Monday, October 27, 2008


By Michael Schofield
Staff Writer

ADAPTED BY: Roy Thomas
ARTIST: Sebastian Fiumara
COLORIST: Giulia Brusco
LETTERER: Dave Sharpe
COVER ARTIST: Gerald Parel
PUBLISHER: Marvel Illustrated
GENRE: Adapted Literary Classic/Horror

FORMAT: Hardcover
PAGES: 152 pages
COLOR: Full Color
ISBN-10: 0785126546
ISBN-13: 978-0785126546

For all the demand from well-meaning teachers and librarians, there is – at least by any active graphic reader – a stigma on classic adaptations. In the shadow of award-winning, poignant originals, classics squeezed into this medium – for all their literary merit – are often hollow. And, in me, a nigh hypocritical conflict of interests: I read and have read graphics for many years, I challenge any great novelist to stand against a storyteller like Warren Ellis or Mike Carey. At the same time, I'm a Librarian with an English degree and a Victorian Studies penchant, and if there be just the one way to get teens a white whale, then I'll give-over my thirty pieces to an industry who I think take advantage of an ever-more-popular, once cult, medium.

So I added to my YA Collection the Marvel Illustrated Oscar Wilde. Adapter Roy Thomas admitted in his foreword that Wilde's sort of lengthy rhetoric doesn't necessarily lend itself to illustration, but it turned out okay. The story of THE PICTURE OF DORIAN GRAY is one of Victorian dandy-aristocracy and a fat, ironic guffaw at sensibility and beauty-this and beauty-that, wherein our hero swaps his soul for the surface ever-youth of his own portrait. It's dangerous and it's dark and appropriate for Halloween.

Sebastian "Melmoth" Fiumara's art is rich and colorful; sharp expressions and fully-painted panels give to the graphic a sense of period realism that can kinda-sorta attune to nineteenth-centuryishness. Memory and recall are distinguished from present action in sepia, daguerreotype-like light; imagination is a slur of a red-tinted scene behind the full-color present tableau, which reinforces the multidimensional quality of a story with the swish of a brush. And his painting of Dorian's portrait itself is pretty suave, IMHO.

To Roy Thomas and the letterer Dave Sharpe's credit, much of Wilde's own words make it into the narrative boxes and dialogue-bubbles without crowding-out the pictures. And while most of the story is narrated in this way, it never seems like it is word-heavy. In fact, because a lot of DORIAN GRAY is philosophical, Roy Thomas manages to express a lot of this visually rather than copy-and-pasting paragraphs of the book. The following's from the forward:

For the most part [these] had to be omitted. But then, this was an adaptation, not a reprinting of the work itself, which was readily available elsewhere. Comics and graphic novels, like films and television, lend themselves most readily to telling the story, and there was plenty of story to tell, even in a relatively brief novel.

A lot of the story is introspective, but Fiumara pays as much attention to the internal landscape of DORIAN GRAY as his dashing and foppish exterior. Dorian never ages; but somehow, the vain and fragile youth becomes conflicted and mature by the end of the comic without any readily noticeable changes to his mockup.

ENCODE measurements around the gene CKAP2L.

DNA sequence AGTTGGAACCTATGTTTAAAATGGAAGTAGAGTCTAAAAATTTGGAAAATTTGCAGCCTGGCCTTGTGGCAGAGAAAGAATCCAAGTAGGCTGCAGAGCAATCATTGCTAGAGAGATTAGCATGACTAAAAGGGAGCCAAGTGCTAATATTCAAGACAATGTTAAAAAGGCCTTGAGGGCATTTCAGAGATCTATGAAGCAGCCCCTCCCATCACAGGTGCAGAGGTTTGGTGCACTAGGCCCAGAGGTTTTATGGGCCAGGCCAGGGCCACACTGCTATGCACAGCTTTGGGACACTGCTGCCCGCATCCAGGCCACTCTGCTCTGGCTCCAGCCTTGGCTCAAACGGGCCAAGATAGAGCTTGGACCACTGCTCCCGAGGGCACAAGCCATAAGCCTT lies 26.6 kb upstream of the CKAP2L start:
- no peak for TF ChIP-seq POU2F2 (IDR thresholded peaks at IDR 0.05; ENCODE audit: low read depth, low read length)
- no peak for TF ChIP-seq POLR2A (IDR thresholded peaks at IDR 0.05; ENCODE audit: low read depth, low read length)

I am pretty awe-struck by the ever-present push to smother younger and younger students with canon literature. When Mark Twain isn't on the ban-list down here, he is being read to middle-schoolers. I bring this analogy up because part of the reason these authors made it to canon is because they often portray something seedy about humanity, even when all in good fun. So while THE PICTURE OF DORIAN GRAY and suchlike are adapted into graphics to be sold to younger students – which sounds super marketable – I don't know whether the publishers take into account how dark these stories can be, and how unlikely they are to be taught as comics in the classroom.

Here's the thing: the adapted Dorian Gray is really remarkable, but having the real horror of Dorian's world brought from a monochromatic page to striking visuals – pertaining to suicide and murder (and the disposal of the body) – makes it awful poignant. I'm all for relentless gore and I generally root for the bad guy, but there is a panel in which a man hangs himself simply because he once associated with Dorian Gray, and it caught me off guard. It's not particularly artful and it's not like he's disemboweled, but it is pretty sad.

My Rating:
High School
So because the adaptation can do this, I wholly recommend it for High Schoolers: there's a LOT that doesn't make it from the novel, so it ain't a substitute, but what it doesn't omit it nails (even the boring parts of the novel are boring in panels – which, trust me, is probably how it should be). Were it my lecture, I would likely supplement the novel with Fiumara's art on the big screen, as I don't see - even though the adaptation is good - there being much demand for the novel after the graphic (that'd be a feat!, IMHO), but it is most certainly worthy as an aside. I can't imagine talking Dorian Gray again without Fiumara’s panels, which I will definitely do if it ever came up again.

Recommended with Reservations

THE PICTURE OF DORIAN GRAY is a good horror show, but there is enough to keep it out of the hands of someone easily moved. It's not scary; you're not going to go EEEEEEEEE! after Dorian does something Dorianish, and you'll definitely be able to sleep (it might put you to sleep!), but it is pretty dark. There is a lot of underbelly truth to this supernatural soul-selling stuff, and it's best to be prepared for it.

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